WASHINGTON, Nov. 1 (UPI) -- A U.S. government report casts serious doubt about whether Afghan forces will be able to maintain control of the country after foreign troops leave in 2014.
The audit, conducted by the special inspector general for the war in Afghanistan, also pointed out $230 million in repair parts for equipment given to the Afghan army have disappeared, the British newspaper The Guardian reported Thursday.
The report pointed out that initial efforts by U.S. and NATO troops to train a fighting force fell short because the Afghan soldiers lacked the logistical capabilities necessary to wage war against the Taliban. The native fighters couldn't get supplies like food, water and weapons to the battlefield, making fighter training useless.
"The Afghan government's challenges in assuming [operations and maintenance] responsibilities include a lack of sufficient numbers and quality of personnel, as well as undeveloped budgeting, procurement and logistics systems," the report concluded. "As a result, U.S. funds invested in the construction and maintenance ... are at risk of being wasted."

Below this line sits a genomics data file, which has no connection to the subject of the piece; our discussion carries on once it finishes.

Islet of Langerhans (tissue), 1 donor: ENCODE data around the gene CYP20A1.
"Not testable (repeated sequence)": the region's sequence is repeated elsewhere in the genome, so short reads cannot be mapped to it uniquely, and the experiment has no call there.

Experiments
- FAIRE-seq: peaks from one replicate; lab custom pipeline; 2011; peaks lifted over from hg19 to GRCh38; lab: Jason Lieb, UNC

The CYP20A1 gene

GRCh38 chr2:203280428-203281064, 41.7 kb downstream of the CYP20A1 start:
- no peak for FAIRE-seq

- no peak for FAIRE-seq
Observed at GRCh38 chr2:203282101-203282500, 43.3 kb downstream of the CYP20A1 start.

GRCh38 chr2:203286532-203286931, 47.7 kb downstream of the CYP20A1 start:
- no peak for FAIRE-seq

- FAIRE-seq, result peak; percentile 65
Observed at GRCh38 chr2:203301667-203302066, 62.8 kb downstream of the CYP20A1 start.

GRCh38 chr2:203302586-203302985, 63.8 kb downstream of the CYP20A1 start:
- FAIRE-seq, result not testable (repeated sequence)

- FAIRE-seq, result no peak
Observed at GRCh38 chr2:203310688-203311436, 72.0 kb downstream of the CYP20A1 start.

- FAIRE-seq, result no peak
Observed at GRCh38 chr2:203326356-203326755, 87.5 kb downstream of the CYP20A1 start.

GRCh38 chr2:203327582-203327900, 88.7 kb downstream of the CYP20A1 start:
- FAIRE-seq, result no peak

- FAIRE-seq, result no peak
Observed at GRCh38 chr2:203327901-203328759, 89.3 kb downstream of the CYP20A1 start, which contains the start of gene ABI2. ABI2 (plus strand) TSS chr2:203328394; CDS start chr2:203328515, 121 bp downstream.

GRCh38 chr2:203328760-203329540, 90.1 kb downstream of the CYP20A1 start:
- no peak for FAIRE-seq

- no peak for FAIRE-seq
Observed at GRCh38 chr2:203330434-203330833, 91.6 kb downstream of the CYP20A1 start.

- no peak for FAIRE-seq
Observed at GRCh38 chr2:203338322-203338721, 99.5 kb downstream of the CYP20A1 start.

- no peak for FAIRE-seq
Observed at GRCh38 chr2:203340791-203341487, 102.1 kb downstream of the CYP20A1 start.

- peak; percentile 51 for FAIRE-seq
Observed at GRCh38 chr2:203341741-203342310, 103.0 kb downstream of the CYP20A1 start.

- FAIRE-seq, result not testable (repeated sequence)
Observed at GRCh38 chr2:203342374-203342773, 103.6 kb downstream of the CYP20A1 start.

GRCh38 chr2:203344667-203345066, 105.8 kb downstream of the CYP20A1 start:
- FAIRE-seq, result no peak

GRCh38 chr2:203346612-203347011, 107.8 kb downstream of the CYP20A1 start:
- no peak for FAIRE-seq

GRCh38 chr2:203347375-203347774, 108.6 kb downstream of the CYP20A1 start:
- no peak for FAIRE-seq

Another problem plaguing training efforts is the high illiteracy rates among Afghan soldiers. Most Afghan men with more education are being lured into the private sector for more money, The Guardian said.